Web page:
Monday, June 10, 2019

MAVERICK Mondays: "A Fellow's Brother" (1959)





MAVERICK Mondays: Number 26







MAVERICK: "A Fellow's Brother" (1959 ABC-TV/Warner Brothers) Starring James Garner as Bret Maverick, Jack Kelly as Bart Maverick, Gary Vinson as Smoky Vaughn, Diane McBain as Holly Vaughn, Bing Russell as Jed Haines, Sam Buffington as Burgess, Adam West as George Henry Arnett, Wally Brown as Enoch, Jonathan Hole as Marvin, Charles Maxwell as Russ, Robert Foulk as the Sheriff, Billy Benedict as the Desk Clerk.  Written by Herman Epstein.  Directed by Les Goodwins.


The feared George Henry Arnett abruptly abandons a showdown with young Smoky Vaughn when he hears that Bret Maverick is looking for him--which convinces an idolizing Smoky that Bret is a feared gunslinger.  Eagerly becoming Bret's unwanted sidekick, the kid isn't deterred when his new "pal" insists--truthfully--that Arnett ran quickly to avoid paying an old monetary debt.


Bret's attempt to shake this newfound and mistaken reputation isn't helped by the arrival of bounty hunting Burgess, who insists that Maverick is the killer he's after.  While the impatient Smoky attempts to help his unwilling idol break out of jail, Bret has more trouble on the way: Haines, the brother of the man that "Maverick" allegedly killed.  Knowing that brother Bart is nowhere near Canyon City, Bret asserts mistaken identity, implies that they're after his brother, and sends Burgess (and by extension, the corrupt Sheriff) looking in that direction.   Meanwhile, Smoky repeatedly assures Mr. Maverick that he has his back as the Haines posse closes in.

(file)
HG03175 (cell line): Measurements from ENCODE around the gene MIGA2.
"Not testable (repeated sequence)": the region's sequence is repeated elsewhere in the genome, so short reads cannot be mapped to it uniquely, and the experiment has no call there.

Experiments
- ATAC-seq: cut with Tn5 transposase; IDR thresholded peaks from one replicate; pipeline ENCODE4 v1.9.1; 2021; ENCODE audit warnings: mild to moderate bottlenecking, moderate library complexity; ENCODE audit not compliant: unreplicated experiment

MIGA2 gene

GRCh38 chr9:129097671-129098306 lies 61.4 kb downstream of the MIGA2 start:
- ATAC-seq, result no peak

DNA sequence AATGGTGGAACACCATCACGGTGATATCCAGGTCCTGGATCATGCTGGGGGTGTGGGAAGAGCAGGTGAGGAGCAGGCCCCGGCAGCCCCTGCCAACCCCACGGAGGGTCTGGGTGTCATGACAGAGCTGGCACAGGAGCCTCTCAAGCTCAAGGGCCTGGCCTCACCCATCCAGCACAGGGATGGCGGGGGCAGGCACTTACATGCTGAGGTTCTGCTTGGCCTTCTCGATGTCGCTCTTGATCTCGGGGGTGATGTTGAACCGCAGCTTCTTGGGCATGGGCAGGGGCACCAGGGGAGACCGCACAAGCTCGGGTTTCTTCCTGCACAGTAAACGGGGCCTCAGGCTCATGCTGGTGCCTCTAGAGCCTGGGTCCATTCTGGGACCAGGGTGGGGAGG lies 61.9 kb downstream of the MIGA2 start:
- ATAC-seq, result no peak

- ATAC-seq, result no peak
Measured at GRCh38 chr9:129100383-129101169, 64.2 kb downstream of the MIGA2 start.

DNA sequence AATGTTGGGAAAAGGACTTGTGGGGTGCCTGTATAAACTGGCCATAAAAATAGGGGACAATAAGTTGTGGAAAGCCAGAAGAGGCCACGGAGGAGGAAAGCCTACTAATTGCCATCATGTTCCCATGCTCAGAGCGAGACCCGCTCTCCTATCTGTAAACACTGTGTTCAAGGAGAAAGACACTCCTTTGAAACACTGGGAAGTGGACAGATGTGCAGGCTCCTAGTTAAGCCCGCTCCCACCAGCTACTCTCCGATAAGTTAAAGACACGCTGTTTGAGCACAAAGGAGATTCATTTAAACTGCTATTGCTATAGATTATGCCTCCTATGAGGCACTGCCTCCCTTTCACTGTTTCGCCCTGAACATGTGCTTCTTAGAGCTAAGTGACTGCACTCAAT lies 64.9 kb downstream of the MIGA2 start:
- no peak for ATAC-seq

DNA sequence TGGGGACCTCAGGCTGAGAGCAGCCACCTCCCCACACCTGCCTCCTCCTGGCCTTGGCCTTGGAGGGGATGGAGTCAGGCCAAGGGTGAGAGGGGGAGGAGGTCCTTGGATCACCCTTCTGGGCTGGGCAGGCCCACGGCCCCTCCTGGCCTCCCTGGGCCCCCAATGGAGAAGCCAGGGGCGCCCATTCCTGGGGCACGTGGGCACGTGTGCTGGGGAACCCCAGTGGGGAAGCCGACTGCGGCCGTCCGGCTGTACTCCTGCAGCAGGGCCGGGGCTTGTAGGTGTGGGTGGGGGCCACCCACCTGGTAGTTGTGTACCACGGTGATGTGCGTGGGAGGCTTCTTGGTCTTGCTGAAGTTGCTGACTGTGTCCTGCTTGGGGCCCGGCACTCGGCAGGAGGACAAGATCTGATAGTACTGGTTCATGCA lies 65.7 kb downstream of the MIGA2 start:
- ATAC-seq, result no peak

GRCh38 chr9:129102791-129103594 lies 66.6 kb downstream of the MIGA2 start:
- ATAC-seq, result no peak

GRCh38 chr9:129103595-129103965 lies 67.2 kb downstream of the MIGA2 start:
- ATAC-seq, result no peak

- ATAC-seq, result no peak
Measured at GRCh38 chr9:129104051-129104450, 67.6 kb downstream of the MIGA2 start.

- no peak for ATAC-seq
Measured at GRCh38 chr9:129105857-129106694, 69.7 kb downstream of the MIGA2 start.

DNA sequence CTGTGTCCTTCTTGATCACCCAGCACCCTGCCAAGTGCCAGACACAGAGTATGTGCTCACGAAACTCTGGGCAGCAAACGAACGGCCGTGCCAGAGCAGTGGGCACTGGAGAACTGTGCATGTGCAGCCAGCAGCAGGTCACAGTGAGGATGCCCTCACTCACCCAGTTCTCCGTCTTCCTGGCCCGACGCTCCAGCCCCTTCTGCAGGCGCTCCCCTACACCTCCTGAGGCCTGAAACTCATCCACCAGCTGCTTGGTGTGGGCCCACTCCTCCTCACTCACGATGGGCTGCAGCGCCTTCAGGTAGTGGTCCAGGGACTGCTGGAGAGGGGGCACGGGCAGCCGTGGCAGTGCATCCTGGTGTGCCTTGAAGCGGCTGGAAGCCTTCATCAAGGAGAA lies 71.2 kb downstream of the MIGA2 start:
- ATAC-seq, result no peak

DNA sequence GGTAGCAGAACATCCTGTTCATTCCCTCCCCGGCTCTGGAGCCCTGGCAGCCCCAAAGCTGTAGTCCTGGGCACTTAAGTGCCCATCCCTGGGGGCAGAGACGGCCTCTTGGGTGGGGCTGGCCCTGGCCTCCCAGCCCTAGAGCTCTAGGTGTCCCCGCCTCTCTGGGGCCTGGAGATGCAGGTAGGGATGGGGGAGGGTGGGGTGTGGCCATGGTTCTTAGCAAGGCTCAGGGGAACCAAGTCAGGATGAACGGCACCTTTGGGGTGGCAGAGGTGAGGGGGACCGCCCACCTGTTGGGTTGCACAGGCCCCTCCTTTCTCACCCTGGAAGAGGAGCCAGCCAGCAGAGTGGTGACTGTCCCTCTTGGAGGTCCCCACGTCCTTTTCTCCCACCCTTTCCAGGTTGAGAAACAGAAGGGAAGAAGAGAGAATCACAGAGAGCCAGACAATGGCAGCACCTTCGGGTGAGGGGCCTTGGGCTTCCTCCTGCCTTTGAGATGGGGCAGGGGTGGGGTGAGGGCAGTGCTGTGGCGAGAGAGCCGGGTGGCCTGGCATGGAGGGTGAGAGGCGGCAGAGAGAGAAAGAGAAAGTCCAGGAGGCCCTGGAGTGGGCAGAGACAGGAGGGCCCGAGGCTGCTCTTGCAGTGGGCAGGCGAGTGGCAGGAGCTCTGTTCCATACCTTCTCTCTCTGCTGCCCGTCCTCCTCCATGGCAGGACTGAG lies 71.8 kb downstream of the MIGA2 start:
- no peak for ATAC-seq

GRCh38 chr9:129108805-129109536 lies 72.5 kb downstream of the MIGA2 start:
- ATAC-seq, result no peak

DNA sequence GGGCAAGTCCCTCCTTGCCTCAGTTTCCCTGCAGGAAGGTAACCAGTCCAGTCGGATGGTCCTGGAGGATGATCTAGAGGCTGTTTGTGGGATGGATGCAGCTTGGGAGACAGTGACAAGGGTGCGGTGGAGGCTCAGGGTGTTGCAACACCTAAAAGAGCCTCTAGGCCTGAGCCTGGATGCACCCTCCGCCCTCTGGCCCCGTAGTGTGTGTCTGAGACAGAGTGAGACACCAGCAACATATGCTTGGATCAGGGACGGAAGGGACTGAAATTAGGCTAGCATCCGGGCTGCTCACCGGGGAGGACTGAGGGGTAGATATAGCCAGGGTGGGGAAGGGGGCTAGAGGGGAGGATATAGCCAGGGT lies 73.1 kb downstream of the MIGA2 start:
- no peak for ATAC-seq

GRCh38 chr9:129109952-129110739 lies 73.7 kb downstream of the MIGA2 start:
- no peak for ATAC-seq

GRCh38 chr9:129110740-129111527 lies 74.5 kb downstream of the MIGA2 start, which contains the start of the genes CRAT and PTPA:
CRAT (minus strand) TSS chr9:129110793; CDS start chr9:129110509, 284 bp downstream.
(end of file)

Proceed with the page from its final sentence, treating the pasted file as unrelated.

SMOKY: "You wouldn't shoot anyone in the back!"
BRET: "It's the safest place."

Always the most reluctant of all possible heroes, Bret Maverick is more disinclined than ever in the face of Smoky's misguided reverence.  Ironically, sister Holly Vaughn is right--the real Bret would be a very positive influence on the aspiring young gunman.  Smoky's odds of ever growing old seem long from the get-go, since he's willing and able to put his life on the line over a mud splash when we first meet him.  Not something the ever-prudent Bret would let escalate.



"When a fellow's brother gets killed, it's up to the fellow's brother to get the fellow who killed the fellow's brother."

Everyone seems to believe this imperative, except pragmatic Bret.  Upon hearing that brother Bart has been gunned down, Bret's response is immediate and decisive: he's going out for breakfast.  Later we receive further clarity on the younger Maverick's location and the impossibility that this "report" could be true.  If it were, though, Bret's reaction later tells us what he thinks of this unwritten rule--he sends the bounty hunter looking for his brother!  After all, that's his problem.



HOLLY: "Stupid, silly pride. A man is coming here to kill you.  Why must you stay here and face him?"
BRET: "Who's staying???"